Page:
Panis dulcissime, sana palatum cordis mei ut sentiam suavitatem amoris tui. Sana illud ab omni languore, ut nullam praeter te sentiam dulcedinem.
Sweetest Bread, heal the palate of my heart that I may taste the pleasant savor of Thy love. Heal it of all infirmities that I may find sweetness in nothing other than Thee.

One thing is certain, and Saint Benedict sets it forth clearly: a man cannot happily get through life without “the unspeakable sweetness of love.” Without the sweetness of love, a man becomes aimless and weary. What is the sweetness of love that allows a monk to go forward, running in the way of the divine commandments? It is, as Blessed Marmion said, using an Italian expression, Gesù sacramentato, Jesus in the Most Blessed Sacrament. The monk who does not go to Our Lord for the sweetness without which life in the cloister becomes impossible, will look for sweetness elsewhere, and find that every created sweetness leaves him still hungering, unsatisfied, and often bitter. Gerard Manley Hopkins’ translation of the Adoro Te Devote comes to mind:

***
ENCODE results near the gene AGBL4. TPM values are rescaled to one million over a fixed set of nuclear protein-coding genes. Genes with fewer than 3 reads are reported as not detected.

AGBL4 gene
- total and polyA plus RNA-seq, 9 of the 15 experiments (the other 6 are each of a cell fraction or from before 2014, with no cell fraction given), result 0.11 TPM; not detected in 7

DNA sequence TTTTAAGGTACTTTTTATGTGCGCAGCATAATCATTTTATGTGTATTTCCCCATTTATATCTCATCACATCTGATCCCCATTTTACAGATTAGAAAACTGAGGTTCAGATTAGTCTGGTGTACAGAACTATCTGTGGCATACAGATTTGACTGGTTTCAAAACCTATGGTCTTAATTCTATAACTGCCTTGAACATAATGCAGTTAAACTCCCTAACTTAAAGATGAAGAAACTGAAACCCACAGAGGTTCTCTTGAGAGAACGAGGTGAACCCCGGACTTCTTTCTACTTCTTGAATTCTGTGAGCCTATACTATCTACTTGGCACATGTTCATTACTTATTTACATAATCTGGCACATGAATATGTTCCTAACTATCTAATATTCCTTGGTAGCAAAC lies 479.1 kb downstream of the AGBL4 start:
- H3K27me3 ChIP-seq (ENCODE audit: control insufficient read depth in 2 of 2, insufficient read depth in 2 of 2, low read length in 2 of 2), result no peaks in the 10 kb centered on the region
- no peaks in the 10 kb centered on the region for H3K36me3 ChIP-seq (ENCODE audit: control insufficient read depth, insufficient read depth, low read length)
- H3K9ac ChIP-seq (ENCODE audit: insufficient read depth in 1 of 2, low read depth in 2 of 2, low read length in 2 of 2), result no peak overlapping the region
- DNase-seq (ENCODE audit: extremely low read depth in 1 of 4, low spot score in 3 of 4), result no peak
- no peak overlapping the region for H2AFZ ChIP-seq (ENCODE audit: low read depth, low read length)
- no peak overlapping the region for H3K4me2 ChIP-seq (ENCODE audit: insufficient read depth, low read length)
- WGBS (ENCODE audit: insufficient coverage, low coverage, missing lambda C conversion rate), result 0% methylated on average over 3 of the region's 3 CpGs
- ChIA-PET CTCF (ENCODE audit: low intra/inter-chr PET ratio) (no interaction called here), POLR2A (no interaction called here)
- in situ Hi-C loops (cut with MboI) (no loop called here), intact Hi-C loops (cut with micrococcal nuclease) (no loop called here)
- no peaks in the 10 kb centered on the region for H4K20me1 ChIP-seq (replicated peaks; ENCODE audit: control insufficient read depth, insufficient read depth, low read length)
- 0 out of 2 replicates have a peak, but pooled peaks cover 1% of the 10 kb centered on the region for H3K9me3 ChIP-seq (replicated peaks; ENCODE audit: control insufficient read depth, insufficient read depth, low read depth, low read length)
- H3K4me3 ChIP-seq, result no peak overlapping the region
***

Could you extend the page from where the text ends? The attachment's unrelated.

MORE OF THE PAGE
O thou our reminder of Christ crucified,
Living Bread, the life of us for whom he died,
Lend this life to me then: feed and feast my mind,
There be thou the sweetness man was meant to find.

Many years ago, my dear friend Father Giles Dimock, O.P., in a memorable conference on the Most Holy Eucharist, spoke of the spiritual sweetness that is an effect of this sacrament. What he said surprised me and, at the same time, I remember thinking that it corresponded in some way to my own experience. If Father Giles did not quote Saint Thomas directly, he certainly referred to him. I have never forgotten it. This is what the Angelic Doctor says: